Then we headed to New Zealand to try the venison. I’ve had venison once or twice and thought it was very tasty. But this venison was not. This was “seared venison loin with wild mushroom marsala sauce and kumara dumpling.”

That thing, under and to the right of the dry, tasteless hunk of meat, that looks like a steak fry is the dumpling. Kumara is similar to a sweet potato, a root vegetable. Its dumpling here was bland.

We also tried the lamb meatball, because we never try the lamb, because I claim to not like lamb. But since this outing is supposed to be about trying new things, we tried the lamb.

Unfortunately, this was a lamb meatball and so tasted like a meatball. An Italian meatball. I think I got a slight aftertaste of lamb, but it was really hard to tell. It was sitting in a bread cup of some sort. We were way too full to try that. So we pretended it was a shortcake shell for making strawberry shortcakes. Dessert gone wrong.

We stopped off to get a pastel de elote con queso or sweet corn cheesecake, to go, from Mexico. It was in a creme brulee cup and topped with whipped cream, but I smashed it into my plastic storage case anyway. When I got home, the whipped cream had turned to…I don’t know…curdled cream. And the cheese cake tasted like a condensed hard pudding of creamed corn. I didn’t like it.

Finally, we asked for some directions and found the Cheese Studio. We intended to try one of their goat cheese offerings. We decided on the Le Bonne Vie goat cheese served with Craisin bread instead of the sweet goat cheese penna cotta, figuring the former would be more…cheese, as opposed to something made with the cheese.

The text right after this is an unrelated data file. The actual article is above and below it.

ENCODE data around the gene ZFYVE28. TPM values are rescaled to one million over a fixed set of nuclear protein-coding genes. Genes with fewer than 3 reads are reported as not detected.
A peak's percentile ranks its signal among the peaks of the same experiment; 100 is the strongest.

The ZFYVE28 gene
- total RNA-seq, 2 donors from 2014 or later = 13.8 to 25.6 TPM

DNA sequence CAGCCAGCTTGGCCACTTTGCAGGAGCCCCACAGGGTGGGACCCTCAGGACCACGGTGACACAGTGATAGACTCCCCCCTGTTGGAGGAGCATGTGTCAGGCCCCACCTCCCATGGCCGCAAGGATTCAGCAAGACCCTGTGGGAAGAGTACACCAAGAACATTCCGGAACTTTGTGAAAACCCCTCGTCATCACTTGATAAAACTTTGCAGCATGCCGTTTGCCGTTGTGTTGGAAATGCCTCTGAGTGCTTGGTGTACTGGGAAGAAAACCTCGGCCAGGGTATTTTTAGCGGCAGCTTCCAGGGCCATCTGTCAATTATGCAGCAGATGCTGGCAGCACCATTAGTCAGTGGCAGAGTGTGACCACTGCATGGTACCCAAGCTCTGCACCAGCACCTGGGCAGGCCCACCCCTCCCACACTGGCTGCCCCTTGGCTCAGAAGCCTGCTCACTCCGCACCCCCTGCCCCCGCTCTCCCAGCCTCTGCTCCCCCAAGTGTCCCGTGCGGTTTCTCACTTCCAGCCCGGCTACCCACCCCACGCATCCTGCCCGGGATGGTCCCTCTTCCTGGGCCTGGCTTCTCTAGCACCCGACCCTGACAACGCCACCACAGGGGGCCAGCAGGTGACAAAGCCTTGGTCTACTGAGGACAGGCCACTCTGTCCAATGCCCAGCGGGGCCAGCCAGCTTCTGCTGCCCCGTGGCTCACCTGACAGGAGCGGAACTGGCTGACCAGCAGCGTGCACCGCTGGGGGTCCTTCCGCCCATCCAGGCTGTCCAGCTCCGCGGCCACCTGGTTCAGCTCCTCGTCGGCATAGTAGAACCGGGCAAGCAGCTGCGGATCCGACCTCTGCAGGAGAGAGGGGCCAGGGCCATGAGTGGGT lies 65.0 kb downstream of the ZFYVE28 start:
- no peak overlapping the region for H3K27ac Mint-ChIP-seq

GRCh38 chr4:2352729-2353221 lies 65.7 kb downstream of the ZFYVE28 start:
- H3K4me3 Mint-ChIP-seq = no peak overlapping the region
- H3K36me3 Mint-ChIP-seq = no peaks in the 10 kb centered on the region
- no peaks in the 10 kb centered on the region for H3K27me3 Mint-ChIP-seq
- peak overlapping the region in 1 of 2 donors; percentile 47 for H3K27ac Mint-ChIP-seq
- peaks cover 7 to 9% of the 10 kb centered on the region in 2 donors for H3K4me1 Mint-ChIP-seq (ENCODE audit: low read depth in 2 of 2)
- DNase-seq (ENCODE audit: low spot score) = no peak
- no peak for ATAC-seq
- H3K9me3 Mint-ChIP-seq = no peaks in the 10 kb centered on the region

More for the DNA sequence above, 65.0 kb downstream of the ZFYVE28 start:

As it turned out, that particular morsel was part of a trio of artisan cheeses. From left to right: Rogue Creamery Oregon Blue Cheese with berry port compote, the aforementioned goat cheese with its impressive hunk of Craisin bread, and Karst cave-aged cheese served with honey.


First things first. Karst is a landscape formed by the dissolution of soluble rocks. It’s also a kind of cheese…I guess. Here is some for sale on the Internet: it says Karst is an American Original cheese. It was very mild, dense, somewhat dry and went well with the honey.

The blue cheese was so incredibly strong I can see why a person would want to mix it up with some sauce a la blue cheese salad dressing. I could only take two small bites. Powerful, moldy cheese it was. The berry compote was sweetly delicious.

And now for the goat cheese. Honestly, I didn’t expect it to be that much different from any other cheese. I was wrong.

Goat cheese tastes like a petting zoo smells.

That’s all I’m going to say about that.

That was it. That was all I could eat this year. We went on the Gran Fiesta Tour starring the Three Caballeros, as usual.

And, as I whined about last year, Maelstrom is gone! The Frozen ride might be open next year. There was an exhibit in Norway, tying the movie Frozen with that country, showing authentic artifacts and how they were used in the film, probably in an effort to make it okay that they took away Maelstrom, an authentic Nordic adventure, and are replacing it with a fantasy cartoon caricature movie and product tie-in ad.

Screw you, Disney.

Hypocritically, I saw this dress in one of the shops and told George that if we had a granddaughter, I’d totally be buying it. He begged to differ.

Seventy bucks.

And I took a picture of Thor.

Actually King Olaf II, patron saint of Norway. But still. Thor, guys.

Okay, the last few photos that must be shared!

I tried to take this picture of the Mickey-as-a-chef shrubbery.

No angle worked.

And then I caught some very friendly birds while resting outside one of the bathroom areas.

So cute! And then there was this:

The coolest person at the park!

I had a good time, but couldn’t eat very much. Such a shame. Maybe next year.

*I invented that word: arun.